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Location Porto Alegre, Brazil
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Porto Alegre (UK: , US: , Brazilian Portuguese pronunciation: [ˈpoʁtwaˈlɛɡɾi]; lit.'"Joyful Harbor"') is the capital and largest city of the Brazilian state of Rio Grande do Sul. Its population of 1,488,252 inhabitants (2020) makes it the 12th-most populous city in the country and the center of Brazil's fifth-largest metropolitan area, with 4,405,760 inhabitants (2010). The city is the southernmost capital city of a Brazilian state.

In recent years, Porto Alegre hosted the World Social Forum, an initiative of several non-government organizations. The city became famous for being the first city that implemented participatory budgeting. The 9th Assembly of the World Council of Churches was held in Porto Alegre in 2006. Since 2000, Porto Alegre also hosts one of the world's largest free software events, called FISL. W

Networks and sustainability intitiatives[edit | edit source]

  • Neighbourhood initiatives across Porto Alegre

World Social Forum[edit | edit source]

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The World Social Forum (WSF, Portuguese: Fórum Social Mundial [ˈfɔɾũ sosi'aw mũdʒiˈaw]) is an annual meeting of civil society organizations, first held in Brazil, which offers a self-conscious effort to develop an alternative future through the championing of counter-hegemonic globalization.

The World Social Forum can be considered a visible manifestation of global civil society, bringing together non governmental organizations, advocacy campaigns, and formal and informal social movements seeking international solidarity. The World Social Forum prefers to define itself as "an open space – plural, diverse, non-governmental and non-partisan – that stimulates the decentralized debate, reflection, proposal building, experiences exchange and alliances among movements and organizations engaged in concrete action towards a more solidary, democratic and fair world; a permanent space and process to build alternatives to neoliberalism."

The World Social Forum is held by members of the alter-globalization movement (also referred to as the global justice movement) who come together to coordinate global campaigns, share and refine organizing strategies, and inform each other about movements from around the world and their particular issues. The World Social Forum is explicit about not being a representative of all of those who attend and thus does not publish any formal statements on behalf of participants. It tends to meet in January at the same time as its "great capitalist rival", the World Economic Forum's Annual Meeting in Davos, Switzerland. This date is consciously picked to promote alternative answers to world economic problems in opposition to the World Economic Forum.

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A delegation from Abahlali baseMjondolo criticised the World Social Forum, following their attendance in 2009, for being too focused on Latin America, and for failing to provide delegations with adequate translational services.

A demographic transformation of the organisational background has taken place since a decade ago when critical voices were raised. As of 2020, preparatory meetings for the 2021 World Social Forum were run by a younger generation of female and male organisers while the founders (Oded Grajew and Chico Whiteker) usually did not intervene. Communicating languages were mainly Spanish and Portuguese (because of many Latin American organisers), and also English and French. New individuals, social groups and movements were invited to co-organise events in 2021; new ecological movements run by young generations, for example.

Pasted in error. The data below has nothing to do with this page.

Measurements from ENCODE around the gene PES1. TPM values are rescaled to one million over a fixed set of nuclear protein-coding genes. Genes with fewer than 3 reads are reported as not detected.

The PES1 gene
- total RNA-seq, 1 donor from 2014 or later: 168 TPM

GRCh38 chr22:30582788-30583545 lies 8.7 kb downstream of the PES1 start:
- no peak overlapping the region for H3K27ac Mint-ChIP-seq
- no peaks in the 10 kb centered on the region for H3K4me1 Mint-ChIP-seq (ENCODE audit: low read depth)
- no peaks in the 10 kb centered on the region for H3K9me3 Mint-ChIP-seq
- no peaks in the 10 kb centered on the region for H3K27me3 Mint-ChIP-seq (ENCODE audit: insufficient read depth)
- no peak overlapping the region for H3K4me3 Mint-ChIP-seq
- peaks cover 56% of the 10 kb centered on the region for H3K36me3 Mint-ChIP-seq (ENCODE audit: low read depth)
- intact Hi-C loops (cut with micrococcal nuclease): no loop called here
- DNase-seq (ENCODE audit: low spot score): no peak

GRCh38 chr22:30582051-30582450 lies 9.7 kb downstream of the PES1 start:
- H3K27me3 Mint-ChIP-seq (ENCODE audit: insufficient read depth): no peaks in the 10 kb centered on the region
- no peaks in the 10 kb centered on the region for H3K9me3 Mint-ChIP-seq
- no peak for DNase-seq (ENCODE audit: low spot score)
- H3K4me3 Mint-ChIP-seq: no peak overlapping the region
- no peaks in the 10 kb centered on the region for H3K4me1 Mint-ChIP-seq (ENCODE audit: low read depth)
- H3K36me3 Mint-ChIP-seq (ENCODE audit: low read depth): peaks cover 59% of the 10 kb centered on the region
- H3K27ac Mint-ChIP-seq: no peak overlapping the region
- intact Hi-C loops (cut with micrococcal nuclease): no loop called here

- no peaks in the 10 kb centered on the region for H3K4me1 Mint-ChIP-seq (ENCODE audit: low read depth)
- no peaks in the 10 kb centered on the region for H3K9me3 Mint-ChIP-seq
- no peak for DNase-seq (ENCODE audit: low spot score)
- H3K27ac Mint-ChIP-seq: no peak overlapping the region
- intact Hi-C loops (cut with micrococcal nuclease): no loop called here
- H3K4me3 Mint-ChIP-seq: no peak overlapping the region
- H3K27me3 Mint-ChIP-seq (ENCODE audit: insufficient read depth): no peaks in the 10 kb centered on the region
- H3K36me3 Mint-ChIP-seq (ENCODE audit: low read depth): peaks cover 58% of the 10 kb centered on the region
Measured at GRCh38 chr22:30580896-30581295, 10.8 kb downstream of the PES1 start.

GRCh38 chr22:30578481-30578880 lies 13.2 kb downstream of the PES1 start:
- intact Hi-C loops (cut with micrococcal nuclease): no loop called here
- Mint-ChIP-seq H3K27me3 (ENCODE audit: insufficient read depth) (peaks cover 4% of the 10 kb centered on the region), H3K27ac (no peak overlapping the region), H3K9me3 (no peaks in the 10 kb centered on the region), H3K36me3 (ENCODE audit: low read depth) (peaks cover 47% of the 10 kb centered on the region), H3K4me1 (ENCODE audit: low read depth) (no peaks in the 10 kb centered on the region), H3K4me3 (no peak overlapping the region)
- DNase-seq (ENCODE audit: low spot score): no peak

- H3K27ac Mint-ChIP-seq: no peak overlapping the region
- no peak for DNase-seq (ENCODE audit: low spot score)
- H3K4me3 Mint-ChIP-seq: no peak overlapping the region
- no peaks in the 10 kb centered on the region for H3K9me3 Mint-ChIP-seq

Open spaces[edit | edit source]

Trees, woodland and forest[edit | edit source]

The Amigos da Rua Gonçalo de Carvalho's blog (Friends of Gonçalo Carvalho Street) [pt] explains how a group of people in Porto Alegre, Brazil, mobilized an advocacy campaign against the plan for a new development construction in that street. Gonçalo de Carvalho Street is nowadays considered historical, cultural, ecological and environmental heritage.[1] Sara Moreira, 22 April 2011

Community involvement[edit | edit source]

Public platform giving citizens decision-making power over their water utilities[edit | edit source]

In order to meet the rising demands of Porto Alegre's rapidly growing population during the early 1900s, the municipal government took over inefficient private water companies. The financially independent, publicly owned, autonomously operating, "Departamento Municipal de Água e Esgoto" (Municipal Water and Sewerage department, or DMAE in Portuguese) successfully developed necessary water treatments, and improved and extended the network.

Reforms following Brazil's military dictatorship (1964–1985) included citizen decision-making power over their water utilities and participatory governance mechanisms, such as the Deliberative Council and the Participatory Budgeting. These have significantly contributed towards the modern success of the DMAE.

The Deliberative Council (DC) is one of the DMAE's three functional management bodies. Formed by a heterogeneous group of experts and delegates from citizens' organizations, the DC is a non-party institution that controls and approves all operations and decisions taken by the DMAE. How the budget is spent is also decided by the people: the annual Participatory Budgeting process, whose internal rules are established by participating citizens themselves, lets them choose the priority level of upcoming city projects through neighbourhood assemblies, "thematic" assemblies, and citywide coordinating sessions.